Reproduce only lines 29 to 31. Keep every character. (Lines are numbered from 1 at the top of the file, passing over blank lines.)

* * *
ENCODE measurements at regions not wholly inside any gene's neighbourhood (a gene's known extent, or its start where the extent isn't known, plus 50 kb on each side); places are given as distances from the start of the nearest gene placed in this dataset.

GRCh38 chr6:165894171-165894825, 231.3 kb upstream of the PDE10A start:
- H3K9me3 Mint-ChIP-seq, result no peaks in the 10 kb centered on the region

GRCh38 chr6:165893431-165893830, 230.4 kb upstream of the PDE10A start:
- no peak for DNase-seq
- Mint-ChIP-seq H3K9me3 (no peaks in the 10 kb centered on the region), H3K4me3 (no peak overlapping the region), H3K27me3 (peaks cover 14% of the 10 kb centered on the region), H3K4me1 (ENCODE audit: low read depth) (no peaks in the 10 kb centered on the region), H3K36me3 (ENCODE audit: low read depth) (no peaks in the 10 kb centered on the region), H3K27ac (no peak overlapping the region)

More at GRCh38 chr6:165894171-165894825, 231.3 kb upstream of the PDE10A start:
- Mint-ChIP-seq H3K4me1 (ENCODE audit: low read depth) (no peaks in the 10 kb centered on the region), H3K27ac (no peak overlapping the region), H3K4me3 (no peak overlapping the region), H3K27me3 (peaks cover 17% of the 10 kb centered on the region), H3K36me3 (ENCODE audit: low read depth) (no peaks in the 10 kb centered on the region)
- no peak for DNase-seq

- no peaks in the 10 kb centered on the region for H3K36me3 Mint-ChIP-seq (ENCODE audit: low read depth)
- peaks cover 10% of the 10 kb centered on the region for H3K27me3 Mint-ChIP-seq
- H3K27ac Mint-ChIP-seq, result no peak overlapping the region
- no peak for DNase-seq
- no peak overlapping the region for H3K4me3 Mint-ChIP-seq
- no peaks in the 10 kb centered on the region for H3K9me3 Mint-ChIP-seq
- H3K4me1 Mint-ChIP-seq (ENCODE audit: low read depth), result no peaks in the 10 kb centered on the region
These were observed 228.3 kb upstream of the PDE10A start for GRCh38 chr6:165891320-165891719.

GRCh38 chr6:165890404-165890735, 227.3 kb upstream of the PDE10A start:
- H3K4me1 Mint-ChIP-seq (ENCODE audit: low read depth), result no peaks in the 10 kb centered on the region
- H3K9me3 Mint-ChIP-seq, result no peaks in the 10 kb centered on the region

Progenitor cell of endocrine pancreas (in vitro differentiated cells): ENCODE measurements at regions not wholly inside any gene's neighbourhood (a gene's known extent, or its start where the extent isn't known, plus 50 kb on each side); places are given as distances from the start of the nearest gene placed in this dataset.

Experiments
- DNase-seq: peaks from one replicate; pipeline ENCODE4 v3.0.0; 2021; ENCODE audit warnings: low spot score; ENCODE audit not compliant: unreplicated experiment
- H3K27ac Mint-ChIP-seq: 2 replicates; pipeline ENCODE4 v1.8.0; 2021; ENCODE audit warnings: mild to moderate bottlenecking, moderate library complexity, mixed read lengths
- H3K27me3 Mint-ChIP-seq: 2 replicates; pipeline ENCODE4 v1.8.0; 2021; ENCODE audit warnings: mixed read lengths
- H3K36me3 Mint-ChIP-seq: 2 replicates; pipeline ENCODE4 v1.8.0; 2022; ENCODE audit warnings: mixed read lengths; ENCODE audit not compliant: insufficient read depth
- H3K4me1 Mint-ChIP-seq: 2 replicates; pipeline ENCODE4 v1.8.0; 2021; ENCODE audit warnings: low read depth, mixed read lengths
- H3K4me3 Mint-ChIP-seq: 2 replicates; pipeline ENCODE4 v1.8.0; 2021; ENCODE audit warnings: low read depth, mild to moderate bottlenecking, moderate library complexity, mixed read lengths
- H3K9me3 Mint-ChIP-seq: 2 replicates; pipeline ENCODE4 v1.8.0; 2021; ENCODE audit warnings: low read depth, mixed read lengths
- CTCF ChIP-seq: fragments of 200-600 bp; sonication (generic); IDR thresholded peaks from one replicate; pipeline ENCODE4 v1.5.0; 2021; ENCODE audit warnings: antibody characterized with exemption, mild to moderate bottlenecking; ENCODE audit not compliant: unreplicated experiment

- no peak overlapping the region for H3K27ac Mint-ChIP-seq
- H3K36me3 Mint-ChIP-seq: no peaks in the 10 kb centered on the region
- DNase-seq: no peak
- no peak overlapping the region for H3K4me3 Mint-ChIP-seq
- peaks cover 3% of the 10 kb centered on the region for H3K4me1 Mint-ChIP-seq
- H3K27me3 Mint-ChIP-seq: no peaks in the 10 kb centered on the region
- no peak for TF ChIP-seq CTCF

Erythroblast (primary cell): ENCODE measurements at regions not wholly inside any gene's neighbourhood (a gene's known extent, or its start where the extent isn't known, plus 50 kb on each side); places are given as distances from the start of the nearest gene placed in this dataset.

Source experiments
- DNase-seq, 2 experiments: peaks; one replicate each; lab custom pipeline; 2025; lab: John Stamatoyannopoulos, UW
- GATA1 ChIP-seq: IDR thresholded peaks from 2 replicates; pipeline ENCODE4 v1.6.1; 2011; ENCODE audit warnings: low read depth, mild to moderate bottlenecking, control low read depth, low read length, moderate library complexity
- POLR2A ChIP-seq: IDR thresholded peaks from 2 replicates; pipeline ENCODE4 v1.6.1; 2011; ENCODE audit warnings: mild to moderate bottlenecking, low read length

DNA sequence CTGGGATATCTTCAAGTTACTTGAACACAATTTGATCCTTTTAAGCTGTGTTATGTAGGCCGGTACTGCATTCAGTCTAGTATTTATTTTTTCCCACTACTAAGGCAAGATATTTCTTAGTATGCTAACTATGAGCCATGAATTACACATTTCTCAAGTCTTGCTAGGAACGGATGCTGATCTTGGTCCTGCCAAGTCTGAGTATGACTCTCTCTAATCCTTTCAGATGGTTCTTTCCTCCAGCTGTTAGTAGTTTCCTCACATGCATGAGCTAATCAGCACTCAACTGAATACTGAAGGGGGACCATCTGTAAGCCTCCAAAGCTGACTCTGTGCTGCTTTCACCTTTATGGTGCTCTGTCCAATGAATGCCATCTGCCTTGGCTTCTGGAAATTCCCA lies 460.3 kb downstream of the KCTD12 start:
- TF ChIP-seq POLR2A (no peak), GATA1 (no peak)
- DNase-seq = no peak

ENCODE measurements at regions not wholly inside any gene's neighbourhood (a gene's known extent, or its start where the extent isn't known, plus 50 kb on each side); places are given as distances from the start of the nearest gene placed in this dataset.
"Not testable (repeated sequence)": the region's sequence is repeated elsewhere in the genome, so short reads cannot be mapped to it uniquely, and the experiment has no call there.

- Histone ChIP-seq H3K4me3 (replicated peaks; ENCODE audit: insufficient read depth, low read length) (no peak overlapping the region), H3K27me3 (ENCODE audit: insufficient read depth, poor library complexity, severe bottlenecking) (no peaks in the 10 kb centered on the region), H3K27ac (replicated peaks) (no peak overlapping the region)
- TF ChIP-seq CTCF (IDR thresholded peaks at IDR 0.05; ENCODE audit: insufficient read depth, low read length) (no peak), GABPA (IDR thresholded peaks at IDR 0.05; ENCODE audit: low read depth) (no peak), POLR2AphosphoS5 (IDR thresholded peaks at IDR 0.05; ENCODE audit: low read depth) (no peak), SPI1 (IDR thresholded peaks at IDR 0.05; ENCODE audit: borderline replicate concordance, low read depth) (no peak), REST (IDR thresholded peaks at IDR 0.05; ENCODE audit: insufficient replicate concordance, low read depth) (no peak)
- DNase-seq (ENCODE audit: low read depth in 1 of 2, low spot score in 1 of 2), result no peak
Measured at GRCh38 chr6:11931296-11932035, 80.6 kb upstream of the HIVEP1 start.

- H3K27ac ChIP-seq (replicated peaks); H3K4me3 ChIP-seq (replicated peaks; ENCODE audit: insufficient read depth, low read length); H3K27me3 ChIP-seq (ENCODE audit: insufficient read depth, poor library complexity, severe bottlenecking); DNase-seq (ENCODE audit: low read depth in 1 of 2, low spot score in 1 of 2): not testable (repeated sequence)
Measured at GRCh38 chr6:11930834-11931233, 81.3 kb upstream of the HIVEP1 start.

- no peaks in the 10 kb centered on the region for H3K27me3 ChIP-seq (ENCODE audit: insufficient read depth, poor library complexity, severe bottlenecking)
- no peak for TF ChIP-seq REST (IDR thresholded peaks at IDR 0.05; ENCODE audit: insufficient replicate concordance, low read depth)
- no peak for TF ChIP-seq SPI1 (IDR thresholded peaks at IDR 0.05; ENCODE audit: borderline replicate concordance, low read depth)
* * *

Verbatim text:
- H3K9me3 Mint-ChIP-seq: 2 replicates; pipeline ENCODE4 v1.8.0; 2021; ENCODE audit warnings: low read depth, mixed read lengths
- CTCF ChIP-seq: fragments of 200-600 bp; sonication (generic); IDR thresholded peaks from one replicate; pipeline ENCODE4 v1.5.0; 2021; ENCODE audit warnings: antibody characterized with exemption, mild to moderate bottlenecking; ENCODE audit not compliant: unreplicated experiment

- no peak overlapping the region for H3K27ac Mint-ChIP-seq